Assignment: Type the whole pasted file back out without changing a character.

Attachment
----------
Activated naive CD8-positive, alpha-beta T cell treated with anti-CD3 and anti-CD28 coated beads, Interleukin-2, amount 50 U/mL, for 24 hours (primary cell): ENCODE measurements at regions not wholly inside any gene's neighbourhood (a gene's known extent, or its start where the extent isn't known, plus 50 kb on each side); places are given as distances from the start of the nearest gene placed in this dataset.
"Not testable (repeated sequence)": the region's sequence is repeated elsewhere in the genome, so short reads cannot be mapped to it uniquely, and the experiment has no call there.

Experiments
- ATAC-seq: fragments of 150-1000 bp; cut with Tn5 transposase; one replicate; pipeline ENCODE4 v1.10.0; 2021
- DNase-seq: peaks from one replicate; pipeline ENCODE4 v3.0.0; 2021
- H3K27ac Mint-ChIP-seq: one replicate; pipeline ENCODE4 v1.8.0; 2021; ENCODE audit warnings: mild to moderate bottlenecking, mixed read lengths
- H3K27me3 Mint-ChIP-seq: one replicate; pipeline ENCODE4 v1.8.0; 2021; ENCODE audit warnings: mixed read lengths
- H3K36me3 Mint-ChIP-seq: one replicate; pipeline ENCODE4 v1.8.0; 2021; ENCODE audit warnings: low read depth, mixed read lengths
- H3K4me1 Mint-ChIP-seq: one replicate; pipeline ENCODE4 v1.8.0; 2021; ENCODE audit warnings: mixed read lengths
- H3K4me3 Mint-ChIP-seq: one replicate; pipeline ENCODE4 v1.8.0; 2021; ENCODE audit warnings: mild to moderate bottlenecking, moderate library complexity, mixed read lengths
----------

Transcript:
Activated naive CD8-positive, alpha-beta T cell treated with anti-CD3 and anti-CD28 coated beads, Interleukin-2, amount 50 U/mL, for 24 hours (primary cell): ENCODE measurements at regions not wholly inside any gene's neighbourhood (a gene's known extent, or its start where the extent isn't known, plus 50 kb on each side); places are given as distances from the start of the nearest gene placed in this dataset.
"Not testable (repeated sequence)": the region's sequence is repeated elsewhere in the genome, so short reads cannot be mapped to it uniquely, and the experiment has no call there.

Experiments
- ATAC-seq: fragments of 150-1000 bp; cut with Tn5 transposase; one replicate; pipeline ENCODE4 v1.10.0; 2021
- DNase-seq: peaks from one replicate; pipeline ENCODE4 v3.0.0; 2021
- H3K27ac Mint-ChIP-seq: one replicate; pipeline ENCODE4 v1.8.0; 2021; ENCODE audit warnings: mild to moderate bottlenecking, mixed read lengths
- H3K27me3 Mint-ChIP-seq: one replicate; pipeline ENCODE4 v1.8.0; 2021; ENCODE audit warnings: mixed read lengths
- H3K36me3 Mint-ChIP-seq: one replicate; pipeline ENCODE4 v1.8.0; 2021; ENCODE audit warnings: low read depth, mixed read lengths
- H3K4me1 Mint-ChIP-seq: one replicate; pipeline ENCODE4 v1.8.0; 2021; ENCODE audit warnings: mixed read lengths
- H3K4me3 Mint-ChIP-seq: one replicate; pipeline ENCODE4 v1.8.0; 2021; ENCODE audit warnings: mild to moderate bottlenecking, moderate library complexity, mixed read lengths